Leaders have prioritised building a culture of reading across the school. In key stage 3, teachers expose pupils to carefully chosen books through the 'EWS reads' scheme.
Pupils listen to their teachers read. Pupils also have the opportunity to read aloud. They are able to discuss and debate books to develop their comprehension too.
Pupils continue to develop a love of reading.
Pupils behave well around the school. They know the importance of getting to lessons on time.
The vast majority of pupils show commitment to their studies. Pupils agree that the new behaviour system is making a positive difference, and that behaviour is much better now than in previous years. Teachers use a consistent approach to managing low-level disruption and off-task behaviour.
Lessons tend to be productive.
Pupils benefit from well-planned, age-appropriate relationships education. The tutor-time activities are carefully chosen so that pupils gain exposure to national and world events.
Pupils understand that although British values encompass individual liberty, there must be adherence to the rule of law. Pupils value the work of the ethos team. The work that older pupils do to help homeless people in Manchester develops them both socially and morally.
Pupils also appreciate the support and education they receive for good mental health. Pupils receive helpful careers education.
Students in the sixth form benefit from an ambitious programme of study.
Teachers use their expert subject knowledge to support students to develop detailed knowledge and to produce demanding work of high quality.
Staff are proud to work at this school. They feel that leaders engage with them and are considerate of their workload.
Trust leaders support senior leaders well. All leaders demonstrate a commitment to improving the school further.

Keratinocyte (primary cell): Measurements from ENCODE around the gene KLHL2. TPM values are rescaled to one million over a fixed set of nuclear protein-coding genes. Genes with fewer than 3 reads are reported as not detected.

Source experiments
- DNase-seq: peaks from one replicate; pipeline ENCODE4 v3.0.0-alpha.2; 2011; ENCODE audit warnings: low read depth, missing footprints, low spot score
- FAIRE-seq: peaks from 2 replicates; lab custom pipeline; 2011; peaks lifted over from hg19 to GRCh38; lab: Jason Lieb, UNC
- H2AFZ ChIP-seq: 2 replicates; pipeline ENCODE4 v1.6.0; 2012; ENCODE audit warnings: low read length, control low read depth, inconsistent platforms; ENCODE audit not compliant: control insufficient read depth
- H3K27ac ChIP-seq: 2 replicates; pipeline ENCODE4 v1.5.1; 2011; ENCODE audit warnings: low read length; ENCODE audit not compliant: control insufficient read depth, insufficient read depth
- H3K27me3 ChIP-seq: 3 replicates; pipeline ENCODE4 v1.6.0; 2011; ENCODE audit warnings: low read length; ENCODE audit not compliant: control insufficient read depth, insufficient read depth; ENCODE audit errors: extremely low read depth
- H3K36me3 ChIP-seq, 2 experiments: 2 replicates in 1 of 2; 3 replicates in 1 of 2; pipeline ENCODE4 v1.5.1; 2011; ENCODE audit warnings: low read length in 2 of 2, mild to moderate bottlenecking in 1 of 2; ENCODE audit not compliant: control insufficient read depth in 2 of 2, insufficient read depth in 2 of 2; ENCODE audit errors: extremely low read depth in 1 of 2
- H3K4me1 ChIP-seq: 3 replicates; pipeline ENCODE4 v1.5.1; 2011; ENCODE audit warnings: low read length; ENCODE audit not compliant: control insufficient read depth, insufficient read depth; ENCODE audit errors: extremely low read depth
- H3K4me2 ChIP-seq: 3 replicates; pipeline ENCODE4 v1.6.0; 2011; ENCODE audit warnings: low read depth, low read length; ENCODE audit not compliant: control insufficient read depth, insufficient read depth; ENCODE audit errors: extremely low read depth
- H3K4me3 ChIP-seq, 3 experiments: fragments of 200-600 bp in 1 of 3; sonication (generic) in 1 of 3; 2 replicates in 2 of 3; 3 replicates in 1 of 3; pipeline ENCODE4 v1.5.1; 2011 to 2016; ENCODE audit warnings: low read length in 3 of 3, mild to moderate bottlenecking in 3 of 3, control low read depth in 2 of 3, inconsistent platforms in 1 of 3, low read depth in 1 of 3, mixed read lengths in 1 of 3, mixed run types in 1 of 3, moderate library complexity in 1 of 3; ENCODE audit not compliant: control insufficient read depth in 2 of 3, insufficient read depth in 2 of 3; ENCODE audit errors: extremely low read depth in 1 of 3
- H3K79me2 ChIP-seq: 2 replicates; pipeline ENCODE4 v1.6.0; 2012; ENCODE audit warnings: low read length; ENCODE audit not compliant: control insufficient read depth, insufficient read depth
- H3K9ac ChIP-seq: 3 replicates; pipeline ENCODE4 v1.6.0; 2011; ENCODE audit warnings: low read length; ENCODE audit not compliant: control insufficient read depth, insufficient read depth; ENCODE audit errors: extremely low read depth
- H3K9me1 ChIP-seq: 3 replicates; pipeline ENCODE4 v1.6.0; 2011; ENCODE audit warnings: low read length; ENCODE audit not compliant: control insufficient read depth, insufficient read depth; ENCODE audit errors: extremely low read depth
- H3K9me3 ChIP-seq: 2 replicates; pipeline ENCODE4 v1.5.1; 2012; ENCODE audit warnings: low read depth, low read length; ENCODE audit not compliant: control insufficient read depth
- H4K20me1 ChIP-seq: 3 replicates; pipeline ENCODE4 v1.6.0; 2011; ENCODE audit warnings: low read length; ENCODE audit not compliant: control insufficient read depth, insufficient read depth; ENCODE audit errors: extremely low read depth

The arrangements for safeguarding are effective.
Those responsible for governance are fully aware of their safeguarding responsibilities. They check robustly both compliance and the culture in the school to assure themselves that the school safeguards its pupils.
Safeguarding leaders work with external agencies to support the most vulnerable pupils and ensure that these pupils and families receive the help that they need.
Staff are well trained and vigilant. They know what to do if a pupil discloses a safeguarding issue or if they observe something that concerns them. They know that reporting what may seem to be a small incident can help build a bigger picture.
What does the school need to do to improve?
(Information for the school and appropriate authority)
• Leaders have ensured that the essential knowledge pupils need to know is both identified and sequenced in most subjects. In a few subjects, this needs more precision so that pupils can build on their knowledge effectively. Leaders must ensure that essential knowledge is identified and ordered in all subjects.
• The activities that teachers choose are not always matched to what pupils need to learn. As a result, pupils do not always learn as well as they should. Leaders should ensure that teachers consistently choose activities that are closely aligned to what pupils need to know across the curriculum.
• Teachers do not always check well enough that the knowledge pupils need for the next phase of learning has been secured. This leaves some pupils with gaps in their understanding. Leaders must ensure that all teachers check that the knowledge pupils need for the next phase of their learning is secure before learning moves on.